It's all about the marketing...

GreyWolf said,
Pretty stupid kicking him out of the developer program instead of working with him.

Agree, but its Apple! That's the way they work

GreyWolf said,
Pretty stupid kicking him out of the developer program instead of working with him.

The guy found a flaw and created a trojan using it, why shouldn't Apple kick him out of the developer program?

It's famed security researcher Charlie "Pwning iDevices annually @ Pwn2Own since '07" Miller they're talking about. He openly competes at conventions, & publicly discloses his research findings to the respective IP owner(s) beforehand. Besides, the trojan was purely a proof-of-concept application... It. Wasn't. Malicious. <check the source article>

The_Decryptor said,

The guy found a flaw and created a trojan using it, why shouldn't Apple kick him out of the developer program?

Without people like him testing the devices capabilities and finding these flaws then half the patches would still not be patched or patched in alot less time because "Apple" say not many people know about this bug. If it wasn't public then how would you even know about this exploit? Lets look at worse case scenario, someone else finds this bug does not make it public does not report it and steals all your personal and private information how do you feel now? Now imagine this app is downloaded a million times thats a million peoples information.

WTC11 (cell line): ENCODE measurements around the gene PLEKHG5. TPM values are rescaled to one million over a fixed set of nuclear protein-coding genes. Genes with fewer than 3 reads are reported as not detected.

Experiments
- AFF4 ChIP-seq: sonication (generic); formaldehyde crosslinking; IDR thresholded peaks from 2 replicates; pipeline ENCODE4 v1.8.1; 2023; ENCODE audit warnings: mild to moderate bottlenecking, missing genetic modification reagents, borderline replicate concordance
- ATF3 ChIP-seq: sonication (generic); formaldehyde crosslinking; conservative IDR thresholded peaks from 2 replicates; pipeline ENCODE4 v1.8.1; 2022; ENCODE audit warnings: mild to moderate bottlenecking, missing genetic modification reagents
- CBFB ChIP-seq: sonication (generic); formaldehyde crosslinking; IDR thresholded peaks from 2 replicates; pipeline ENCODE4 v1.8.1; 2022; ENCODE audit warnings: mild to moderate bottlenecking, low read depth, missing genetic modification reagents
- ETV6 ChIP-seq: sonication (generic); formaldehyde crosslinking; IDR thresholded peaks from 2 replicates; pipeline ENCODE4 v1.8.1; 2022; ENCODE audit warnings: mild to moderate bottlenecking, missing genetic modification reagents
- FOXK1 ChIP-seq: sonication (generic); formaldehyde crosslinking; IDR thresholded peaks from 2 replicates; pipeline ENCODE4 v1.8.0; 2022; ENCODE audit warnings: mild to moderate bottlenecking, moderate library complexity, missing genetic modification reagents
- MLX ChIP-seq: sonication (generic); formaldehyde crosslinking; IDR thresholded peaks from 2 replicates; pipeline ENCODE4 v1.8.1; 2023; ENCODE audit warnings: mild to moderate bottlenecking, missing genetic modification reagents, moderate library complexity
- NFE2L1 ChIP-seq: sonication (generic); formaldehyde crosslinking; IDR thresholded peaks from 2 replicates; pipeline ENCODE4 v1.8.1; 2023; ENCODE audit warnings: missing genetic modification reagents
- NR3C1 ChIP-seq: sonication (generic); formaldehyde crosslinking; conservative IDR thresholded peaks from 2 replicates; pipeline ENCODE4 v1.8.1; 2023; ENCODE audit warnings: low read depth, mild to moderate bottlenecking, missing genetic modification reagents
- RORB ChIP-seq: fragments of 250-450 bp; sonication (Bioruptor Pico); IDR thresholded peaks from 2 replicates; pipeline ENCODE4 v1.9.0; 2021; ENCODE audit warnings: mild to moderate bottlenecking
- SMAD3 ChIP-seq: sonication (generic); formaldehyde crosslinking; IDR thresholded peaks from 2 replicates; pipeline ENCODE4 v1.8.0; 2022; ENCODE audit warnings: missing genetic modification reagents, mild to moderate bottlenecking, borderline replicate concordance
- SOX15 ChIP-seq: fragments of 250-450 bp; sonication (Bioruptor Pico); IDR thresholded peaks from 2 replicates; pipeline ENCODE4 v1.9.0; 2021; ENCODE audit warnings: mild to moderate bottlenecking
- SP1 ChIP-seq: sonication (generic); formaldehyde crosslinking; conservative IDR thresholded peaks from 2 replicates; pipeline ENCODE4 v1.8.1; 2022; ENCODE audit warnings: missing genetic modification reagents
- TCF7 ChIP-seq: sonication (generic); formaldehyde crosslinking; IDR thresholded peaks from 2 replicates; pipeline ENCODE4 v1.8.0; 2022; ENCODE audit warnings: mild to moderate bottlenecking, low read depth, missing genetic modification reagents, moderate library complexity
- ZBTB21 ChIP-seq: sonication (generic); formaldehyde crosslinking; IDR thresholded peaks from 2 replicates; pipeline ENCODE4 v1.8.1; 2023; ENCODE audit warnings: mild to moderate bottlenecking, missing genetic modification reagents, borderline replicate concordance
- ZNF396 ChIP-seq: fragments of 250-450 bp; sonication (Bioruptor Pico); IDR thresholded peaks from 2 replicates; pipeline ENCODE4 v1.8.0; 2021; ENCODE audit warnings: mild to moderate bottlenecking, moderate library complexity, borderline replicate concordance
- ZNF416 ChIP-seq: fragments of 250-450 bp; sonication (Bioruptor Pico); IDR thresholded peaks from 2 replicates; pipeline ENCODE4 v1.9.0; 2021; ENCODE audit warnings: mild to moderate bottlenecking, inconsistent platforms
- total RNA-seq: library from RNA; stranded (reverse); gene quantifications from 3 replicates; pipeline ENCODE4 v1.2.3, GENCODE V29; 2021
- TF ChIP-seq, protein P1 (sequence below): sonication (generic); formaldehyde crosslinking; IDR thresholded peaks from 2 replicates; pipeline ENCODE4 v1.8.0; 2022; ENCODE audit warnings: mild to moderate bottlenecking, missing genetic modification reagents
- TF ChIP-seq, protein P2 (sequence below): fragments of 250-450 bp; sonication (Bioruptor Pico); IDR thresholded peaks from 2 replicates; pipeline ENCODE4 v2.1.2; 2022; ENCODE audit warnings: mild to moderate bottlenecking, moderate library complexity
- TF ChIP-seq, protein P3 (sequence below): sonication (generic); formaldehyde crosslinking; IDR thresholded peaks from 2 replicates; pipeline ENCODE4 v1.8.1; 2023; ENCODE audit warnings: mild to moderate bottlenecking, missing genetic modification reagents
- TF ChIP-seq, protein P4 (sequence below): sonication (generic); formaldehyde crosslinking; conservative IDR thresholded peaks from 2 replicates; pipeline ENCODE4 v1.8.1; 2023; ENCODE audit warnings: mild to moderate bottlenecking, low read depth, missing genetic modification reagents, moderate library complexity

Why shouldnt apple kick him as a developer, because without him working on these types of things alot more people would take advantage and steal your information. Apple is ment to care about your security and always brag about "no viruses" yet i read more and more "virus alert", "exploit found" and its people like miller than find them, report them and apples response is always the same. "Oh crap, lets kick them from the programme this shows were doing something good!" yet without him there nothing fact!

The_Decryptor said,

The guy found a flaw and created a trojan using it, why shouldn't Apple kick him out of the developer program?

Because Apple knows full well that he's a white-hat hacker that specializes in their operating systems.

He stopped being a white hat hacker the minute he created a trojan horse using his exploit and spread it around.

Do we call normal trojan horse makers white hats because they spread their trojans?

The_Decryptor said,
He stopped being a white hat hacker the minute he created a trojan horse using his exploit and spread it around.

Do we call normal trojan horse makers white hats because they spread their trojans?


So your saying you would of preferred someone else to find this exploit and abuse it rather than Miller who exposed it and warned people like yourself?

Now thats funny, I love apple fan boys and there idiocy.

And Boom! That may be a reason for people to update the iOS regardless if they are jailbroken. You really don't want to have that flaw on your device. I mean i can also see it as a way to maybe jailbreak.